Market place:Marketplaces are a special case of multi-sided models where you also have 2 actors but instead of users and customers, you have buyers and sellers. Both of these actors are considered to be customers. Ebay is an example of a marketplace model. This model provides added scale to the revenue potential by providing a way to earn revenue from both the buyers and sellers. Amazon, AirBNB and Uber are some of the dominant players using this model.

Step 3: Choose your tool.
This is where things can get confusing. There are a plethora of tools available to evaluate, define and refine your business model.

Lots of tools = potential for overwhelm = get nothing done.
To help you more easily identify which tool might be useful, I’ve provided a brief summary of some of the more well known (and in my opinion, more useful) tools below. Each plays an important role depending on your starting point as outlined in step 1 above.

The Business Model Canvas, created by Alexander Osterwalder from Strategyzer. 
This tool is the granddaddy of simple business model tools. It was the first to simplify the business plan down to a single page and many alternate versions have emerged based on this version. 

Although the Business Model Canvas can be applied to almost any business context, I’ve found it work best for those with a pre-existing business model. The tool helps to visualize and communicate a simple story of your business model and areas to improve and can be used to manage a larger portfolio of business models providing a way of juggling between “Explore” and “Exploit” business models. 

Strategyzer Business Model Canvas
You can read more about this as well as download the canvas for free at the Strategyzer website.

The Lean Canvas — from Ash Maurya is based on Alexander Osterwalder’s Business Model Canvas, however, has a few tweeks aimed at optimising the canvas as a learning based tool to iterate your business model. 

In my opinion, Maurya’s Lean Canvas works best for new businesses or start-ups as the canvas provides a more accurate and simple way of reflecting on and iterating your business model over time. 

Lean Canvas — Leanstack.com

The tool can be downloaded for free at LeanStack

Business Model Navigator — the St. Gallen Business Model Navigator created by Oliver Gassman, Karolin Frankenberger and Michaela Csik of BMI labs. It is their belief that 90% of all new business models have recombined already existing ideas, concepts and technologies. Based on this premise, they evaluated hundred of business models over the last 25 years and from this distilled 55 business model patterns common to these. You can view all of these here. These patterns provide a handy reference to reflect on some of the options available to you that you may have never considered. Analogy is a powerful tool for ideation and the BMI Lab patterns and workshop process help to facilitate the exploration of what has been done before and how this might be applicable to your business.

Accompanying the Business Model Navigator is an extremely simplified and useful tool, the business model pyramid. The model outlines in a very simple way the 4 key elements that a business needs to consider in exploring opportunities to create a new business or to transform an existing business model. I find this model great for initial discussions / back of napkin thinking around new business models. Using this model also helps to foster conversations that quickly delve into the core of a business model and the underlying assumptions.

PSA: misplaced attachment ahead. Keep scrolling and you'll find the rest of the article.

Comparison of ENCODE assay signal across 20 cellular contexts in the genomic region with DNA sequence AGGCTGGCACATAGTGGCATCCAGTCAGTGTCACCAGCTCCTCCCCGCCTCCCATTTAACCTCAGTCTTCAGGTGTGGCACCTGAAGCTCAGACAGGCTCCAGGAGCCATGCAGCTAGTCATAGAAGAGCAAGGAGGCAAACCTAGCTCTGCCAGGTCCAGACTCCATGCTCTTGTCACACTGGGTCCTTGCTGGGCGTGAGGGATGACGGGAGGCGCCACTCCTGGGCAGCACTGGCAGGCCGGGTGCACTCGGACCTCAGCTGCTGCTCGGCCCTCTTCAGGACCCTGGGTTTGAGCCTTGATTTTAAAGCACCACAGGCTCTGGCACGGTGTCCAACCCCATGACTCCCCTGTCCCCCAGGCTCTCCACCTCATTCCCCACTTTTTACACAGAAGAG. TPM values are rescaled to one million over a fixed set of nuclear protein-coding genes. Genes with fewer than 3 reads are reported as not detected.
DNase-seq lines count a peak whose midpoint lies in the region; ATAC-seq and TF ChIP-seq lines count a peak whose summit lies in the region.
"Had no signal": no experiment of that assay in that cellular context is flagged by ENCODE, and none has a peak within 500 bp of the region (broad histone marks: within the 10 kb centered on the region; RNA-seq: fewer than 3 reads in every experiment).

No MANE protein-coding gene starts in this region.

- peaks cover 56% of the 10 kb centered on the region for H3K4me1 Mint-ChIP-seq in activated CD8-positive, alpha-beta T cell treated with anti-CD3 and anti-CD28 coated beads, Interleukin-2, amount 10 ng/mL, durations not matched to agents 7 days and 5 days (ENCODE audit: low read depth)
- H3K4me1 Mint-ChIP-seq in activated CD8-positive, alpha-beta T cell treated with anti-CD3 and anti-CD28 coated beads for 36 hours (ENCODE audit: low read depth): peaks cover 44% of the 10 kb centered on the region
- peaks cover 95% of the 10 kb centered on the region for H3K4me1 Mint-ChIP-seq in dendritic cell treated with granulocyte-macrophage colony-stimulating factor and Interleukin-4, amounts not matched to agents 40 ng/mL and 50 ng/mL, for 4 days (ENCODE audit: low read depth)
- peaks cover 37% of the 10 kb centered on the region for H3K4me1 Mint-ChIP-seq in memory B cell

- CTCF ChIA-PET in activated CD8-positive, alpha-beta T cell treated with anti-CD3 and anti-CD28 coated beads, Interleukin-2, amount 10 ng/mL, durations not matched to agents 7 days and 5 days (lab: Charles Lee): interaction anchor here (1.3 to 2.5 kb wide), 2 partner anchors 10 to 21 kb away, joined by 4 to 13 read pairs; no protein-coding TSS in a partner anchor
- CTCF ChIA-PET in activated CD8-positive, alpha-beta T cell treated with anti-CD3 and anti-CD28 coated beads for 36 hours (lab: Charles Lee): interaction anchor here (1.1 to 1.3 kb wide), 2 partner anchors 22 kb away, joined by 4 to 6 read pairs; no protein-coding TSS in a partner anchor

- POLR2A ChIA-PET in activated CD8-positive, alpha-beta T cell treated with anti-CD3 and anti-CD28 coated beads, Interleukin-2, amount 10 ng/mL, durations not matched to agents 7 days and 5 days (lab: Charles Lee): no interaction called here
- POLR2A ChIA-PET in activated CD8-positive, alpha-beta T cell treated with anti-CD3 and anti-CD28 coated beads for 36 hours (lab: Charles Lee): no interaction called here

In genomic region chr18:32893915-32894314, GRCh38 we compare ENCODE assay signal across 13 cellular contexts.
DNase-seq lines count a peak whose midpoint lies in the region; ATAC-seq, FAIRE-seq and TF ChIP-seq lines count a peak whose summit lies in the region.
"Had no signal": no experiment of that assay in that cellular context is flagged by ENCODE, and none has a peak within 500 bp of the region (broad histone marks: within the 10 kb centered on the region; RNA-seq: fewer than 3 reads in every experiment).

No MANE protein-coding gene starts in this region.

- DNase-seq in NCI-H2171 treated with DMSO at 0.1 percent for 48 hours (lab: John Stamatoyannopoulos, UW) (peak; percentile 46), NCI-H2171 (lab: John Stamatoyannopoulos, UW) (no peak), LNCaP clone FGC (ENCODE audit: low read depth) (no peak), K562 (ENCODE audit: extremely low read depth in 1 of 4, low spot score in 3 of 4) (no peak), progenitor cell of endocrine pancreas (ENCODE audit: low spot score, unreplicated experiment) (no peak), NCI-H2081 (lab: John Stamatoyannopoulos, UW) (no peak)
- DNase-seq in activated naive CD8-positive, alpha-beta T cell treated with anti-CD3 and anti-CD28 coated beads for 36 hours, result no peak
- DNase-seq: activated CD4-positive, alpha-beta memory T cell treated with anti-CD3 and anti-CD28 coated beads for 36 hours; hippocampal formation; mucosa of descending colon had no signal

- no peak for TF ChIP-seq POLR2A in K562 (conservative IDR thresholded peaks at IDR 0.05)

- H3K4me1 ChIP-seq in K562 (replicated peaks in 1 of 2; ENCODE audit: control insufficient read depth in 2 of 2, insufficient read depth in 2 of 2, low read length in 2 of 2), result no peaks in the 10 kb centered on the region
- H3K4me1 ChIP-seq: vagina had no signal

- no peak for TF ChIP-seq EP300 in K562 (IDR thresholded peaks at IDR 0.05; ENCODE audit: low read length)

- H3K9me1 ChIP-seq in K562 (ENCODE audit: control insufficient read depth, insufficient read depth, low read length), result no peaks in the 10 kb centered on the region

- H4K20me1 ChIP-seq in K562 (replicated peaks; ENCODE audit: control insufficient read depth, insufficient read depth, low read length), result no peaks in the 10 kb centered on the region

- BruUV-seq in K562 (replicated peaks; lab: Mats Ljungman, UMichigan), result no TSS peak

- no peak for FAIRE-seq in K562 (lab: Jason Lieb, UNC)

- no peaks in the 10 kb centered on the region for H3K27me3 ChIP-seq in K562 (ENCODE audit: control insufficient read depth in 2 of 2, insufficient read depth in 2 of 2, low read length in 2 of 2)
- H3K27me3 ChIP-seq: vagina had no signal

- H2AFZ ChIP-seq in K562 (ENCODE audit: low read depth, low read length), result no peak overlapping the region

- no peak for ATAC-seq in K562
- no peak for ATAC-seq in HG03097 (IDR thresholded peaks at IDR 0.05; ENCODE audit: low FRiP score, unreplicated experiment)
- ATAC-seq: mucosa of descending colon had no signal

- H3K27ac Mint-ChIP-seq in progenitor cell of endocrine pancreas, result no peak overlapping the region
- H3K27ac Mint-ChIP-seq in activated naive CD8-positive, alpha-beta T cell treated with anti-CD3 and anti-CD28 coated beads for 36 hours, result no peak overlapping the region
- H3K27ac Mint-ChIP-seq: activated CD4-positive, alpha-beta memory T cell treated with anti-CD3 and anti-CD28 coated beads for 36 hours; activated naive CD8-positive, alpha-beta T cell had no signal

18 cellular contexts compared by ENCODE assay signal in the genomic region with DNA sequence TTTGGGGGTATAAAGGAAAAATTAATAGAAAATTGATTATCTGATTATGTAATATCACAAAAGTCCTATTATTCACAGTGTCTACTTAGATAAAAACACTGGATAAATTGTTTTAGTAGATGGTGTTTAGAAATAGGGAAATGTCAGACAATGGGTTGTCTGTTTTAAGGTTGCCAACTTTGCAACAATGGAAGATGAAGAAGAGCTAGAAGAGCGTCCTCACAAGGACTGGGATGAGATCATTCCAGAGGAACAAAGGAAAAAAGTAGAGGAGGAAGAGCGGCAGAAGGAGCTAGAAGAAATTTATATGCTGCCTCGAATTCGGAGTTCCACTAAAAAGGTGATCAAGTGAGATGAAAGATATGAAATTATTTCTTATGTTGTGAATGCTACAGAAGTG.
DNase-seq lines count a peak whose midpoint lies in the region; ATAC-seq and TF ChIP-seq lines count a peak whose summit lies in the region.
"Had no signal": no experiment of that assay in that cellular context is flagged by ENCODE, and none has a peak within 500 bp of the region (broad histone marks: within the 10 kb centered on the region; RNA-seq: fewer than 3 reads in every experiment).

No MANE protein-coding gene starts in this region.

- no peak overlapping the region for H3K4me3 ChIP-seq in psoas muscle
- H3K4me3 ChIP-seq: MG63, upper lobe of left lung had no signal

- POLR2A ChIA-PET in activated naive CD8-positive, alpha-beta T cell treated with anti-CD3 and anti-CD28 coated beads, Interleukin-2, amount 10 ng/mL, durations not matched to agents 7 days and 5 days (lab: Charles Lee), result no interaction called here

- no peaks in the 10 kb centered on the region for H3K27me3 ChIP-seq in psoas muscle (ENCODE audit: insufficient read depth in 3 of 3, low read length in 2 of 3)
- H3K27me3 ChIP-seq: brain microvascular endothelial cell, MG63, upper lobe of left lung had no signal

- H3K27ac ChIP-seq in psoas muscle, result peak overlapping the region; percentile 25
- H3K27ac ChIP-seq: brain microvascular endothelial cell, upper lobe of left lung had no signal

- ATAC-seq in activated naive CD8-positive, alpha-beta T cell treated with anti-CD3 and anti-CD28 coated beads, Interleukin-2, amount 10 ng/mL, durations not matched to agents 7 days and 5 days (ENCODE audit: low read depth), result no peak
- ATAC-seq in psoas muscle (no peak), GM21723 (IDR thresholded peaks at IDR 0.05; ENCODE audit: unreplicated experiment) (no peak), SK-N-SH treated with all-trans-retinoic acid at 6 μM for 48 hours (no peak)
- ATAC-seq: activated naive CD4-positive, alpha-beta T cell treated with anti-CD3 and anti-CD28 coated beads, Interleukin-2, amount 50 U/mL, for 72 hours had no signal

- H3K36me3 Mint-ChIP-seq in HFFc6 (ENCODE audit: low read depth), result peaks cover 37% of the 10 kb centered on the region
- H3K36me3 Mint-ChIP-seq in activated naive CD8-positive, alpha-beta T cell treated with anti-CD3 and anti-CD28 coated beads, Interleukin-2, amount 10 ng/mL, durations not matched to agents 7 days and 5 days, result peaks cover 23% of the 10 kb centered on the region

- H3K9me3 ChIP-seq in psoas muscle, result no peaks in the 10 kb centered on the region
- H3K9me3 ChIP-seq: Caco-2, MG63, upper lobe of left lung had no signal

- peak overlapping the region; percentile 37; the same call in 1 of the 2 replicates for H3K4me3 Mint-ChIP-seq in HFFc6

Step 4: Assess your business model 

Strategyzer has recently added to their series, “The Invincible Company”, which includes new tools and frameworks to help you assess your business model. The assessment covers 9 questions across three of the core areas of the business model covering:

Front stage factors: Market size, access to customers and ease of customer switching.

Backstage factors: Your position around resources, activities and ability to scale.

Profit formula: Revenue, cost, margin considerations.

Strategyzer Business Model Assessment

To conduct your own assessment using this tool, check it out on the Strategyzer business model assessment page.

Step 5: Test and iterate the business model 

Now that you have taken the steps to define a business model it is time to put the model to the test! This is where the rubber hits the road.

The common denominator in using the tools above is to take a learning based approach. It is the best way to gain a real understanding of whether your business model assumptions stand true in the real world.

Worth calling out, this will not be a process that will happen overnight! It will take continuous iteration, effort and diligence. Know that failure is the default! Therefore, it pays off to move fast and take a measured and disciplined approach to iterating your business model until it begins to show evidence of gaining traction or leads to a pivot to an alternative option.

Business model testing tools:
So what tools might be available to help you and your team conduct business model testing? There are many resources out there with some of the best available for free from Strategyzer.

Four of these tools are noted below including the useful business model testing reference guide.

Strategyzer Testing Tools

In closing, I wish you all the best with your journey to continuously evaluate, test and refine your business model and ultimately, stay ahead of the pack!